MacBooks are fantastic - when they're not full of junk files.
Computers have transformed our desks - and not necessarily for the better.
Where previously workers had great stacks of paper and overflowing filing cabinets surrounding them, many offices are now going completely paper-free.
But replacing this clutter is near-infinite quantities of digital junk: Thousands of virtual folders containing every file you ever forgot you downloaded, quietly taking up space.
Three years-worth of old expense reports? Obsolete induction guides for offices you no longer work in? That hour-long video of the disastrous company all-hands meeting last year? It's all in your laptop somewhere, almost impossible to find and delete.
Luckily, there are apps out there that are a godsend for helping you map your hard drive so you can figure out what's taking up so much space. My favourite for Macs running OS X is called GrandPerspective, and it's free to download and use.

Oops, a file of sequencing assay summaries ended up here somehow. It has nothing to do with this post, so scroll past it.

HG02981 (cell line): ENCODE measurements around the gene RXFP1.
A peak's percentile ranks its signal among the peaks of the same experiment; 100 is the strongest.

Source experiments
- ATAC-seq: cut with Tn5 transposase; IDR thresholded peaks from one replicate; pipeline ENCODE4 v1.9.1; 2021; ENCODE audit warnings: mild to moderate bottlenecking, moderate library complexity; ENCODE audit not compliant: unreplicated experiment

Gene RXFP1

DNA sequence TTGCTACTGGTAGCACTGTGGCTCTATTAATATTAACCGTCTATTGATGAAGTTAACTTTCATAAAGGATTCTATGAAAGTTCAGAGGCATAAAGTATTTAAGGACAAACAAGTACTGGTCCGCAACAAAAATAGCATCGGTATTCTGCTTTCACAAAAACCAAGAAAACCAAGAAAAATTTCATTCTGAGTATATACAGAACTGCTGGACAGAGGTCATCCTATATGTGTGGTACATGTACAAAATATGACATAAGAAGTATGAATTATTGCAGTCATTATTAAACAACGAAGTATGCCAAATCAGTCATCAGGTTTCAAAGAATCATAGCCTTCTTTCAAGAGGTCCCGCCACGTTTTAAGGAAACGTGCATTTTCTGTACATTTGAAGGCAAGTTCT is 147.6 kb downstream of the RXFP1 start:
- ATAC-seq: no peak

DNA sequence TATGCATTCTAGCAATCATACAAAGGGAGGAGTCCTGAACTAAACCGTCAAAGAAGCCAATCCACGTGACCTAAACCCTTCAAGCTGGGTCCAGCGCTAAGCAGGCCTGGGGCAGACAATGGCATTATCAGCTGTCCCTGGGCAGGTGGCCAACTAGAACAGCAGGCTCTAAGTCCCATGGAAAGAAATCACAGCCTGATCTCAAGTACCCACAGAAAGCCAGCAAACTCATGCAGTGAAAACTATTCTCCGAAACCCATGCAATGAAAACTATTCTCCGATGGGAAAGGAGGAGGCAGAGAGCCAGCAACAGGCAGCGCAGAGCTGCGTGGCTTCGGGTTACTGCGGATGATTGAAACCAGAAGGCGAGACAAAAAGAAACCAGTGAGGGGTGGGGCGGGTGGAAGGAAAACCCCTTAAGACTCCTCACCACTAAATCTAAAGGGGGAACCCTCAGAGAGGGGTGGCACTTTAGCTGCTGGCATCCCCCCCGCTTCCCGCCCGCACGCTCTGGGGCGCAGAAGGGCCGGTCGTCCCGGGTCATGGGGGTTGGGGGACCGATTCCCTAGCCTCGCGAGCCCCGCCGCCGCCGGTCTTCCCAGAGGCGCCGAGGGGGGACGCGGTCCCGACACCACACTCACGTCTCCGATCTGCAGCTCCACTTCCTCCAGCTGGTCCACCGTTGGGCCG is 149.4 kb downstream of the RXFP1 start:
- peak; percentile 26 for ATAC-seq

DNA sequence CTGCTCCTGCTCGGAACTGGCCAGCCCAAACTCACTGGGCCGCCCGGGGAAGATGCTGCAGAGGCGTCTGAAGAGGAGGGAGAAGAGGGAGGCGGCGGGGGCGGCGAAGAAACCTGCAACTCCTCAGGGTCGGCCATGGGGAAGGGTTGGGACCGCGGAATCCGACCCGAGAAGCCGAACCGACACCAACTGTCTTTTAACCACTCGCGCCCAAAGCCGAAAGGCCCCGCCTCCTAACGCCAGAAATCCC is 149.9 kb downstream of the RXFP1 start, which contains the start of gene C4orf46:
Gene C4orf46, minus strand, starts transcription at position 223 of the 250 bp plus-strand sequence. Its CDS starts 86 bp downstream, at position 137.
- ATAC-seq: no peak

In short: GrandPerspective is a file visualiser. It scans your hard drive for you (or certain folders within it), and graphically shows you what's taking up so much space. Like this!
Pictured is my work laptop. Each box is an app or file — it'll tell you what it is when you move your mouse over it. It's all vividly-coloured to help you distinguish between things, and you can zoom in if you need to. My huge email archive takes up the most space by far.
In contrast, here's my personal MacBook.
The email archive is the same size, but the hard drive is bigger overall — so the emails pale in comparison next to my music collection.
Here's one more — one of my colleague's personal laptops.